Georgetown University’s Newspaper of Record since 1920

The Hoya

Georgetown University’s Newspaper of Record since 1920

The Hoya

Georgetown University’s Newspaper of Record since 1920

The Hoya

Unity Coalition Reports On Recent Work

Unity Coalition Reports On Recent Work

Code Committee Considers Bias Policy

By Tim Haggerty Hoya Staff Writer

The Georgetown Unity Coalition, now two months into its work, is moving forward with plans for university reform in response to a recent series of bias-related incidents.

The Coalition, which includes leaders of the Black Student Association, MEChA, GU Pride, the Jewish Student Association and the Georgetown University chapter of the NAACP, has been working with university administrators to consider revising programming, curriculum, code and safety issues as they relate to bias-related incidents on campus.

The committee charged with considering revisions to the Student Code of Conduct is currently focusing its efforts on extending the code to include definitions and policy regarding bias-related incidents. The committee is looking to include “plain-English” guidelines to distinguish between free speech and threatening behavior, according to GU Pride President Simon Stevens (SFS ’00).

The committee is looking to institute an “umbrella clause,” whereby for all specific offenses, bias will be considered an aggravating factor, as alcohol is now, Stevens said.

The committee is also working to emphasize the Ethos Statement in order to “draw attention to the community standards of behavior expected of students,” Stevens said. He also said that the committee is working to mandate that all students sign the statement.

Stevens said that the committee has made significant progress and is now working on specific language for the code, which he hopes to be in effect for the fall.

Concerns about the Student Code of Conduct’s lack of a provision for hate crimes were raised in December, when the JSA menorah was knocked over twice during Hanukkah. In the second incident, a student was apprehended, and eventually withdrew from the university. In the wake of the event campus officials called for hate crime provisions. “The Code of Conduct needs to reflect the community . We must be proactive and respect the dignity and differences of the members of our community. We are here to learn together,” said Dean of Students James A. Donahue at a rally in February.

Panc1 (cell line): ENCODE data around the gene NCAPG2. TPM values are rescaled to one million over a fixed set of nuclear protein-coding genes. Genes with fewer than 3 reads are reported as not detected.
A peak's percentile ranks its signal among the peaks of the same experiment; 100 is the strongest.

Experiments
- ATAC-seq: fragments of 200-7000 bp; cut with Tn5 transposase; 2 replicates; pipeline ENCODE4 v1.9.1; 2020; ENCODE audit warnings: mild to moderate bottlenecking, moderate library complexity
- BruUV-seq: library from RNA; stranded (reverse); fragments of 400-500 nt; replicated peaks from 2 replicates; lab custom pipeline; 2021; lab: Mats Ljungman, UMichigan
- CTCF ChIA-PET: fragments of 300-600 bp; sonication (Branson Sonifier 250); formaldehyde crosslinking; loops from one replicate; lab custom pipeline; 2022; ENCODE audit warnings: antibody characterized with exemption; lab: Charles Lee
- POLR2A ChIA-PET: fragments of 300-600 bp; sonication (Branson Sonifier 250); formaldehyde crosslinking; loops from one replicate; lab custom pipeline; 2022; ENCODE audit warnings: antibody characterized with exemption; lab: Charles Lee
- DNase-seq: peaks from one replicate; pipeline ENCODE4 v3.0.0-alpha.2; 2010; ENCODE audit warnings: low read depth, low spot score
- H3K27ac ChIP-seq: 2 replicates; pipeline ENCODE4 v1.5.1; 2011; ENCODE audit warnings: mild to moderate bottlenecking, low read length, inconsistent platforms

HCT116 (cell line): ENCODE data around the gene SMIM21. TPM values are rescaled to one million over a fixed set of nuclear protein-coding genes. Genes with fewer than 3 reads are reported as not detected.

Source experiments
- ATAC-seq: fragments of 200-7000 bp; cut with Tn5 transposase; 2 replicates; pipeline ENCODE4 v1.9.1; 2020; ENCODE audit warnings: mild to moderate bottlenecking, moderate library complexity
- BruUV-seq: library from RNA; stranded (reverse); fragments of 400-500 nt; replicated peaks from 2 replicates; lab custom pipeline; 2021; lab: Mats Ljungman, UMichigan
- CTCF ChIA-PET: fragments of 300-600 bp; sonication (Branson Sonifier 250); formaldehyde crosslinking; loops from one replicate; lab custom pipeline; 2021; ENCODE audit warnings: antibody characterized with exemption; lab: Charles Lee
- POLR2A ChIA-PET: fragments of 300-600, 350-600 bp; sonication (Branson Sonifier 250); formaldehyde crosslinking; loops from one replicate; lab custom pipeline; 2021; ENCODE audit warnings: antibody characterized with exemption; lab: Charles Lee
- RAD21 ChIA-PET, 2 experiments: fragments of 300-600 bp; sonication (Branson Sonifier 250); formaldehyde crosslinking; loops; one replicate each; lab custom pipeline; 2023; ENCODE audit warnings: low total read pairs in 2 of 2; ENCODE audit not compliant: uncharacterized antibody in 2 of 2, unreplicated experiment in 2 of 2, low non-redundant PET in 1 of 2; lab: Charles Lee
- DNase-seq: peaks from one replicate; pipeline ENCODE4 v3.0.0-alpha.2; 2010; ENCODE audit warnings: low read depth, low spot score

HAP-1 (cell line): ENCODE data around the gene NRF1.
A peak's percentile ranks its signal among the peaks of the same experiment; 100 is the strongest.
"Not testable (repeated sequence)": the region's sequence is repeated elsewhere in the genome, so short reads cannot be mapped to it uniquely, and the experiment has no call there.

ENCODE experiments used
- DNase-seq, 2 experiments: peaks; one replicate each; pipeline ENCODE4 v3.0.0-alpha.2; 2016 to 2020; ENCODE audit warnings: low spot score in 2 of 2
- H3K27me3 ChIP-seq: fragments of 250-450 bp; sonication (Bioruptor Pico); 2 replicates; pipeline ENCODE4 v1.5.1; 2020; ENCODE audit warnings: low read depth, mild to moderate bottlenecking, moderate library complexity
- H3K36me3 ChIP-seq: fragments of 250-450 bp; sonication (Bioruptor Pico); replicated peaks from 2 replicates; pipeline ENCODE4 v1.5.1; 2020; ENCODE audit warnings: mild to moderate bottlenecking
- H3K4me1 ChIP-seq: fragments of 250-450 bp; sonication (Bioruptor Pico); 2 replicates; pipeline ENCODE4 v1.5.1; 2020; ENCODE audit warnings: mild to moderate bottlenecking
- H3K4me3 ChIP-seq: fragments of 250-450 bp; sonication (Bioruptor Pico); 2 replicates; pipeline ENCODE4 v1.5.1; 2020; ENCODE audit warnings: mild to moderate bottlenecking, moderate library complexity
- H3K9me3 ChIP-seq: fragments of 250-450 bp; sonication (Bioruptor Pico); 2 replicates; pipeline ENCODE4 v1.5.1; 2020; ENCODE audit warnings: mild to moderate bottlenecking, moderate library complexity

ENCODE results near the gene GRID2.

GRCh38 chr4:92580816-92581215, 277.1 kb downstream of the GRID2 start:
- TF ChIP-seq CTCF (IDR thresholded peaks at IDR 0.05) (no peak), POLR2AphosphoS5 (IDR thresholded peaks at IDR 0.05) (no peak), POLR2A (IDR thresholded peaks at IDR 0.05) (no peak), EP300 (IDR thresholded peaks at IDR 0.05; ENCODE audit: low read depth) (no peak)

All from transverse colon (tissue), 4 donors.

The safety and security committee is looking to develop a standard procedure for notifying the university student body, faculty and staff when bias-related incidents occur.

Earlier in the semester, Department of Public Safety officers underwent mandatory training for dealing with bias-related incidents. In addition to the training, DPS has announced that all bias-related incidents will be immediately referred to the etropolitan Police Department.

The community building and programming committee is looking to build community at Georgetown, which members say will be a proactive step in fighting acts of intolerance.

Lopez said that the committee has met once as a full committee and has formed three subcommittees that have each met once. The programming evaluation subcommittee is currently reviewing campus programming to identify and suggest improvements to lacking programming areas. In addition, the group will work with New Student Orientation to establish more diversity programming during the first-year orientation program.

The community building subcommittee is looking to find ways to break down communication barriers between students and administration on campus, while promoting Georgetown as a diverse campus in its student body, programming and policies.

Both students and administrators said that the Coalition and the university administration are on the same page and working toward positive change.

The last committee, in charge of considering changes to the curriculum at the university is the most long-term in goals, according to committee head Steve Glickman (COL ’02). Among those things being considered are adding comparative religion course options in theology and expanding the African Studies and Jewish Studies programs. In addition, the group is considering adding a requirement that students take certain courses signified “diversity courses,” available in a number of departments.

The committees plan to come together with more concrete results in mid-April.

Related Links

 GU Offers Response to Proposal

 Rally Draws Crowd for Cause

 Committee Considers Code of Conduct Changes

 Diversity Concerns Discussed

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